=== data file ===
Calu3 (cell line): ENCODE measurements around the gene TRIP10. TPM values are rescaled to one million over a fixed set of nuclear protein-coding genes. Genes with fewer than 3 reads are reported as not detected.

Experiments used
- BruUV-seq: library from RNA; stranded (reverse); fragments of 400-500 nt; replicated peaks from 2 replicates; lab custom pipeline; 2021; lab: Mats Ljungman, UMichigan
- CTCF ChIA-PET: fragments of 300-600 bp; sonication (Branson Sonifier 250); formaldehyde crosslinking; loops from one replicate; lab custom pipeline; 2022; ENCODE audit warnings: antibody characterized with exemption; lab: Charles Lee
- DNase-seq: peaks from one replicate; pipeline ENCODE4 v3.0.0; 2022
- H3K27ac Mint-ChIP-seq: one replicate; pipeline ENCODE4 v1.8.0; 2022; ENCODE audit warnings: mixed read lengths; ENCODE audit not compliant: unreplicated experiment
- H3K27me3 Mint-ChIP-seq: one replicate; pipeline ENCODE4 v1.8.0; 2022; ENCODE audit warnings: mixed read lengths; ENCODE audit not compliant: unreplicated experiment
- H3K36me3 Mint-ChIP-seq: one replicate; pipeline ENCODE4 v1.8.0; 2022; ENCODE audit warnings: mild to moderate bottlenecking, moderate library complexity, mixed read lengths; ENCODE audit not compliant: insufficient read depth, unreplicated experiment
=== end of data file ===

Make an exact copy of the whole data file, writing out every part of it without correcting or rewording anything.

Calu3 (cell line): ENCODE measurements around the gene TRIP10. TPM values are rescaled to one million over a fixed set of nuclear protein-coding genes. Genes with fewer than 3 reads are reported as not detected.

Experiments used
- BruUV-seq: library from RNA; stranded (reverse); fragments of 400-500 nt; replicated peaks from 2 replicates; lab custom pipeline; 2021; lab: Mats Ljungman, UMichigan
- CTCF ChIA-PET: fragments of 300-600 bp; sonication (Branson Sonifier 250); formaldehyde crosslinking; loops from one replicate; lab custom pipeline; 2022; ENCODE audit warnings: antibody characterized with exemption; lab: Charles Lee
- DNase-seq: peaks from one replicate; pipeline ENCODE4 v3.0.0; 2022
- H3K27ac Mint-ChIP-seq: one replicate; pipeline ENCODE4 v1.8.0; 2022; ENCODE audit warnings: mixed read lengths; ENCODE audit not compliant: unreplicated experiment
- H3K27me3 Mint-ChIP-seq: one replicate; pipeline ENCODE4 v1.8.0; 2022; ENCODE audit warnings: mixed read lengths; ENCODE audit not compliant: unreplicated experiment
- H3K36me3 Mint-ChIP-seq: one replicate; pipeline ENCODE4 v1.8.0; 2022; ENCODE audit warnings: mild to moderate bottlenecking, moderate library complexity, mixed read lengths; ENCODE audit not compliant: insufficient read depth, unreplicated experiment